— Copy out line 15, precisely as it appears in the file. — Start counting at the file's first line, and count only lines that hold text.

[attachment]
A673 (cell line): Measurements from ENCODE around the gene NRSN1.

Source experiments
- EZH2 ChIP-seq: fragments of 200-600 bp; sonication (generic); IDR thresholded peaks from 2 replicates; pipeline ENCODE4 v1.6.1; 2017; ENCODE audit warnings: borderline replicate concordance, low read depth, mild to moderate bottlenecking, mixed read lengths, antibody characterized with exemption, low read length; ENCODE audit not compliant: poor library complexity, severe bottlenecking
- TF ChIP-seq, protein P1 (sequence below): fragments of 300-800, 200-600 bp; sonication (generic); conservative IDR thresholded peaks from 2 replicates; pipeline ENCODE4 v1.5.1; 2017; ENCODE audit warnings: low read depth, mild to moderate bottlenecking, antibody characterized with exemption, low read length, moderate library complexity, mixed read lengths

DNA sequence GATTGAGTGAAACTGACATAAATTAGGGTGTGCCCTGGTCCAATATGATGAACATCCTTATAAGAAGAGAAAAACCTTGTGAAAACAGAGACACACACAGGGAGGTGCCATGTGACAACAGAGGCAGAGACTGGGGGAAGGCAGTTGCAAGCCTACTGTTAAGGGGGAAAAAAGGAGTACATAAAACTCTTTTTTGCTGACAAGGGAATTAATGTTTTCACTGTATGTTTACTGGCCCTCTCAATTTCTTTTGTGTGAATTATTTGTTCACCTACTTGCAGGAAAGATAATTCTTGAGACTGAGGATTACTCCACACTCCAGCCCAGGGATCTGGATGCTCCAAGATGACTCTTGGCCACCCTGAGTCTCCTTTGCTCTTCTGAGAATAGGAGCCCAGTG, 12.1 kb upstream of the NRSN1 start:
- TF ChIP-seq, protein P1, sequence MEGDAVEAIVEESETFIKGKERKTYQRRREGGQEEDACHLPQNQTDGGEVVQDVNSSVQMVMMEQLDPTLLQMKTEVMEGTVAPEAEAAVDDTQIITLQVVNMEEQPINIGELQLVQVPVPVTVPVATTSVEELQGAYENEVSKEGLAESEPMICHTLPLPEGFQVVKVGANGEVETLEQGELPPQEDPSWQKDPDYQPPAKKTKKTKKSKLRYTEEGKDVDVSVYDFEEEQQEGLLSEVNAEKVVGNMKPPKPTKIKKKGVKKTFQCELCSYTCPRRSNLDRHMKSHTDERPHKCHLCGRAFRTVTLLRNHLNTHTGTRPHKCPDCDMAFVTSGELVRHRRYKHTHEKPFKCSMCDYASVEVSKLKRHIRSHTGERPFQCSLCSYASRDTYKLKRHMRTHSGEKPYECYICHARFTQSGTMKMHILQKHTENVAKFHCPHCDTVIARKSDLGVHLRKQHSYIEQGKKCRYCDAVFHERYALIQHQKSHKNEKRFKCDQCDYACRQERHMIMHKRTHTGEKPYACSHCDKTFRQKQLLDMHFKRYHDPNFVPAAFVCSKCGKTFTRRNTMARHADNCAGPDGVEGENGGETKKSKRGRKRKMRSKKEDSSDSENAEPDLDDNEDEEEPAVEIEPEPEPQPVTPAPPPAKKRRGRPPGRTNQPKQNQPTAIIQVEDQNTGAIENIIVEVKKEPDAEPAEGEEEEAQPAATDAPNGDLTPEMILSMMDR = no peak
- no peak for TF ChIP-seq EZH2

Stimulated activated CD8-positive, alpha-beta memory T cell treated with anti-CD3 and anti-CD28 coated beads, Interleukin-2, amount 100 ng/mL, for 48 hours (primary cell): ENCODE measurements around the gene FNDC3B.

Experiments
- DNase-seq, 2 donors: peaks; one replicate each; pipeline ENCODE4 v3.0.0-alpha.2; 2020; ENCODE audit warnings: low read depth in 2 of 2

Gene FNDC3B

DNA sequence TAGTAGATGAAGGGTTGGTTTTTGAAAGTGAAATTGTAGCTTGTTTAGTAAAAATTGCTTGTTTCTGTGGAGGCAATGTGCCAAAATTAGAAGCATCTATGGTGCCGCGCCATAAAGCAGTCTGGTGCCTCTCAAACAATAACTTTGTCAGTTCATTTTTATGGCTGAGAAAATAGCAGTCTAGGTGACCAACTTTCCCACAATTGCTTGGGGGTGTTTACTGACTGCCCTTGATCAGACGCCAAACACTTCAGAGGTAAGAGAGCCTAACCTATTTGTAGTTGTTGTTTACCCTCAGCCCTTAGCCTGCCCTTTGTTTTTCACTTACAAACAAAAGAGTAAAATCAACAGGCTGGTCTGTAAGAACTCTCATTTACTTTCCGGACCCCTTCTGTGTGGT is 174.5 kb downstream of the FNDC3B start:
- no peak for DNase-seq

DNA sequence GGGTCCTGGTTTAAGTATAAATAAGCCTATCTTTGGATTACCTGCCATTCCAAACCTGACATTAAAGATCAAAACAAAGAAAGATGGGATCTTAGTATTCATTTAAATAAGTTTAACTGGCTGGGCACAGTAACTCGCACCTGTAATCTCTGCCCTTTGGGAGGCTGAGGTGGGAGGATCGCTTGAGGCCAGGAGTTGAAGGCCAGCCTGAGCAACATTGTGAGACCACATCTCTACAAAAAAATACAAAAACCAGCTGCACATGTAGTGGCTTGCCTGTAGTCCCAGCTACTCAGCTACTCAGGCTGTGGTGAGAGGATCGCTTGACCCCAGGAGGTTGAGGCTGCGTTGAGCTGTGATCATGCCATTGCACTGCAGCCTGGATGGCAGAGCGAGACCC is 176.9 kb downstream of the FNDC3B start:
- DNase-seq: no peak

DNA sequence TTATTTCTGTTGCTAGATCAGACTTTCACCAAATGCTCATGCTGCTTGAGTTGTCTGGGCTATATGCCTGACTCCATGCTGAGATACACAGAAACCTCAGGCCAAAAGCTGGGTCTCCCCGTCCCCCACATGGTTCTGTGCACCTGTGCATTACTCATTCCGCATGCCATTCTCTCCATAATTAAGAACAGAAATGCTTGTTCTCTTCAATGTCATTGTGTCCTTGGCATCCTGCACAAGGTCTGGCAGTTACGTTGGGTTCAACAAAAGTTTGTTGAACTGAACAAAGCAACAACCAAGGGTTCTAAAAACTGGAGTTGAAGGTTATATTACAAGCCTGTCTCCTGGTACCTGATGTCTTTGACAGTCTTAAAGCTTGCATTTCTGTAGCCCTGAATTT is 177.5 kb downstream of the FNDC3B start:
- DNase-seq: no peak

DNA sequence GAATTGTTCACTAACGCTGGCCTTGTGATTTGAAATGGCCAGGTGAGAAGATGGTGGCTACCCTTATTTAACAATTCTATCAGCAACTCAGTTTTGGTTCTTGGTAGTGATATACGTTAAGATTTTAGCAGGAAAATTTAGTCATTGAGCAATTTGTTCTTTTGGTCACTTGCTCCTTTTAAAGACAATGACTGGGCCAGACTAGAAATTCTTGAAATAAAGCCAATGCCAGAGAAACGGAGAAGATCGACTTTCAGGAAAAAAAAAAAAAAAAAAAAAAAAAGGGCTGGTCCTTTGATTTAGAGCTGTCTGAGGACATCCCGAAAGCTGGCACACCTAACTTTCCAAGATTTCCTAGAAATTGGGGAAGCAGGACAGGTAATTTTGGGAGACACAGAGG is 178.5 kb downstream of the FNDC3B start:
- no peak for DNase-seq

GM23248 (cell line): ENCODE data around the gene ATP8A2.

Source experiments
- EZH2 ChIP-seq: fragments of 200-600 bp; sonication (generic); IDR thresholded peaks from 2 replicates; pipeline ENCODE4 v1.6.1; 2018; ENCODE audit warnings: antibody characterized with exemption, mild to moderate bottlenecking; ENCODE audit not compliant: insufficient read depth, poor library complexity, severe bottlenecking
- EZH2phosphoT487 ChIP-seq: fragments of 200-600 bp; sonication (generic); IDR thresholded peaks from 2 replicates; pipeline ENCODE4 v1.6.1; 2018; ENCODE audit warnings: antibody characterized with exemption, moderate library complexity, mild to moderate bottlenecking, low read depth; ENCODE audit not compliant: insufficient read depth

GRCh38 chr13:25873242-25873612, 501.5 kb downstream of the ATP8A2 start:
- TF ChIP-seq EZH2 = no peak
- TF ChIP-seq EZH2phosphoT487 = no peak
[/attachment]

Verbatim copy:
- DNase-seq: no peak